|Newspaper Title||Adelaide Observer (SA : 1843 - 1904)|
|Trove Title||The Falling Cross - Two Christmas Days|
THE FAILING CROSS—TWO
CHRIST MAS DAYS.
The general advanoe of intelligence was becoming too muoh for Edward Treffle, pro duce broker in the city of London, and, like the silversmiths of Epheans, he became -conscious of the fact-that his araft was in danger. The peril, however, did notarise, as in their cate, from an external cause, nor was it to be averted by any means, high handed or otherwise. On the oontrary the danger oame from within, and prooeeded from a gradual ohange in conditions; the fact being that through keenness of competi tion the people who formerly had engaged his services were beginning, both buyers and sellers, to go directly to each other, and were learning to dispense with brokers altogether fa the articles whioh were his particular forte. Under theBe circumstances the best -course for him to take was to find some other -occupation as quickly as possible, but the difficulty was how to do it. He was thoroughly master of this business, but had no special knowledge of any other, end special knowledge he knew to be essential to suocess where the race is to the swift. More over, he had very little capital, whioh was not needed in an occupation depending, as his had done, mainly npon personal qualities; -but it would be required in starting a new one, and he felt that his position was serious.
Vague dreamB of an easy and pleasant life
in sunnier climes in which he had often in dulged before he had married and settled -down, as he thought, for good, now returned to Treffle, and he began Berlonely to think of migrating to one of the colonies. He gained confidence by the perusal of some bookB, which (whether designedly or not) led him to infer tnat if things oame to the worst agricul ture always remained as a means by which a living could be easily gained with little or no previous knowledge and about the same amount of oapital. Land waB to be had from the colonial Governments -on ridiculously easy terms, and there was little more to be done than to scatter the .seed and to reap the harvest—to lie under the tree and let the fruit drop into the mouth. The whole affair had the air of a perpetual picnic, and the few difficulties that were in the way were treated lightly, as not to be -seriously reckoned by a man of ordinary in telligence and capacity.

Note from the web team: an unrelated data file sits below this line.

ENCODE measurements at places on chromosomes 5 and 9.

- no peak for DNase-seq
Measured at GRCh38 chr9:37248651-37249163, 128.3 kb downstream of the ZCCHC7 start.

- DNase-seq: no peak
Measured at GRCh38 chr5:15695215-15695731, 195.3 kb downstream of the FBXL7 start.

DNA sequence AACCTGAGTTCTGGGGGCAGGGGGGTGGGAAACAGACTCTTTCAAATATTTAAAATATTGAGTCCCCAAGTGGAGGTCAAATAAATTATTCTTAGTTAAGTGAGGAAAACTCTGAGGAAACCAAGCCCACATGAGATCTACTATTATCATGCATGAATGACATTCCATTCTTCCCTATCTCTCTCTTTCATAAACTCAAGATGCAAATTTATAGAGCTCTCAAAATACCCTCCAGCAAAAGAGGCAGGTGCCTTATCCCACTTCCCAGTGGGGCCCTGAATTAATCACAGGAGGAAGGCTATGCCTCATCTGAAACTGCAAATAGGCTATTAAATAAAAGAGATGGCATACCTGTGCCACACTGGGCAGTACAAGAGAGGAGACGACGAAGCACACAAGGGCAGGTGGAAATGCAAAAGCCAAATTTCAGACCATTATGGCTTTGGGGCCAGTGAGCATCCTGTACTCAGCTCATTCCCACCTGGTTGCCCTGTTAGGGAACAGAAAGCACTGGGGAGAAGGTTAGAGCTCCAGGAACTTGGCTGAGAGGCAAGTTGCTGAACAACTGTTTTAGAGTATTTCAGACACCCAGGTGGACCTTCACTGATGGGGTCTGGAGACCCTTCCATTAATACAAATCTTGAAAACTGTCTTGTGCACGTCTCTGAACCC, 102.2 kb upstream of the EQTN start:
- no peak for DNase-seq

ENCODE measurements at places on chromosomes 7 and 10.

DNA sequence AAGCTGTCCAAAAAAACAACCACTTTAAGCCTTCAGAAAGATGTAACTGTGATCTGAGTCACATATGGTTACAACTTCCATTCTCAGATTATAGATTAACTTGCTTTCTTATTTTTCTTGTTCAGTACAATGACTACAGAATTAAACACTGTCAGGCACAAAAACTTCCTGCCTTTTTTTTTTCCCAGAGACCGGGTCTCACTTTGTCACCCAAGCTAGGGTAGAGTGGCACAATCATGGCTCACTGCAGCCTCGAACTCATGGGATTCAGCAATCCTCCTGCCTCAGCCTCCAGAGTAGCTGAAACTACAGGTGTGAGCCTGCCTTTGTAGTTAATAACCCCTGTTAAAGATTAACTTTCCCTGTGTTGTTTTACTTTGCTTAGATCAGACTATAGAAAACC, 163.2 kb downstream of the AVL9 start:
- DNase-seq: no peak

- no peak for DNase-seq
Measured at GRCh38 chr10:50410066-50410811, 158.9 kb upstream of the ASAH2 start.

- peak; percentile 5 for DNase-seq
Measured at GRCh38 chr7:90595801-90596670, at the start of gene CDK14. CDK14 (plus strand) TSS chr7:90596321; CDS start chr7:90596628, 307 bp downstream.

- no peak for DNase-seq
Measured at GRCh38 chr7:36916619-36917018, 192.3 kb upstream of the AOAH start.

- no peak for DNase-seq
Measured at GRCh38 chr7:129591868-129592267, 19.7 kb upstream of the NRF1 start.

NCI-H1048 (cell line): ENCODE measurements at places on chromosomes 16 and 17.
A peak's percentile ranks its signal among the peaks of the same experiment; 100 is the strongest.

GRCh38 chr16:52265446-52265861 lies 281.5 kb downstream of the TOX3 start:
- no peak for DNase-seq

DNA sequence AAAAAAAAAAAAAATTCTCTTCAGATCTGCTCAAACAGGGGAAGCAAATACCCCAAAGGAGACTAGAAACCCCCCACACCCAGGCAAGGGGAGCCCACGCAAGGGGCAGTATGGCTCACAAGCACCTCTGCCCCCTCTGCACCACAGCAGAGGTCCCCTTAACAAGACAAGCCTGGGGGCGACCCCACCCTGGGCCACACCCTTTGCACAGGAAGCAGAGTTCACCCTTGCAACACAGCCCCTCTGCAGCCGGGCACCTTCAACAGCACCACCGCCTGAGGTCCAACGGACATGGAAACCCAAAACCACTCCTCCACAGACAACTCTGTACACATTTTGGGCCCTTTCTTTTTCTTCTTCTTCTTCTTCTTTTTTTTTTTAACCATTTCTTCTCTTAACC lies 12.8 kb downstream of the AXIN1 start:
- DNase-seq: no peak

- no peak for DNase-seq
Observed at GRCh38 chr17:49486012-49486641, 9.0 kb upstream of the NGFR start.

Treffle was about thirty years of age, good looking, tall, and strong. It was eight years since he had launched into business for him self, and six since he had taken the more important Btep of matrimony. His wife, Lucy, was four years younger than he,
and ehe bad been the rentable sunshine of his existence. Fair, slight of figure, and .scarcely up to the medium height, ehe pos sessed great courage and decision of char acter, united with sweetneeB of disposition and tact. Her principles were of the soundest, and though she at first contem plated with some dismay the idea of leaving England and going to the uttermost parts of the earth, she schooled herself